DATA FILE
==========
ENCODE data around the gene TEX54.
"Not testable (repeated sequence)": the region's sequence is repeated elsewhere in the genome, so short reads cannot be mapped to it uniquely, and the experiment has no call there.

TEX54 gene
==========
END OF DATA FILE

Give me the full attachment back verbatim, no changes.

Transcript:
ENCODE data around the gene TEX54.
"Not testable (repeated sequence)": the region's sequence is repeated elsewhere in the genome, so short reads cannot be mapped to it uniquely, and the experiment has no call there.

TEX54 gene